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J Res Pers. 2010 Feb 1;44(1):91-102.

Shaming, Blaming, and Maiming: Functional Links Among the Moral Emotions, Externalization of Blame, and Aggression.

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Department of Psychology, George Mason University.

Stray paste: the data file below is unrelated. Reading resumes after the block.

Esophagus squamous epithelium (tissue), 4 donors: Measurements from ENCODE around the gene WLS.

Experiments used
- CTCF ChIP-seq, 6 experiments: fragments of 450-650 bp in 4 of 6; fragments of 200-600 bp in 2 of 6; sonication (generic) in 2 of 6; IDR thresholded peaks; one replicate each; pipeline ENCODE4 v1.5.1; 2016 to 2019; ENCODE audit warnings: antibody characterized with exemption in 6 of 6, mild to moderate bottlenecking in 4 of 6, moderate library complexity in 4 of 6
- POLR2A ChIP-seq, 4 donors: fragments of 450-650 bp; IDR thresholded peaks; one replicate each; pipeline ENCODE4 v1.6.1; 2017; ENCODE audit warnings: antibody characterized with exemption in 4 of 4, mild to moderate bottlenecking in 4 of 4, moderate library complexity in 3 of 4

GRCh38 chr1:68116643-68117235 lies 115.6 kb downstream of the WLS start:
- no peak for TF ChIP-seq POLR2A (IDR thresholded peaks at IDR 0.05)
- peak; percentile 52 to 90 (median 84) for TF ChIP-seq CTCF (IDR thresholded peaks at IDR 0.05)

Theory suggests that shame should be positively related to aggression while guilt may serve as a protective factor. Little research has examined mediators between the moral emotions and aggression. Results using path analyses in four diverse samples were consistent with a model of no direct relationship between shame-proneness and aggression. There was, however, a significant indirect relationship through externalization of blame, but mostly when aggression was measured using self-report. Guilt-proneness, on the other hand, showed a direct negative relationship to aggression whether using self-report or other reports of aggression. Guilt was also inversely related to aggression indirectly through externalization of blame and empathy. Identifying these differing mechanisms may be useful in developing more effective interventions for aggressive individuals.

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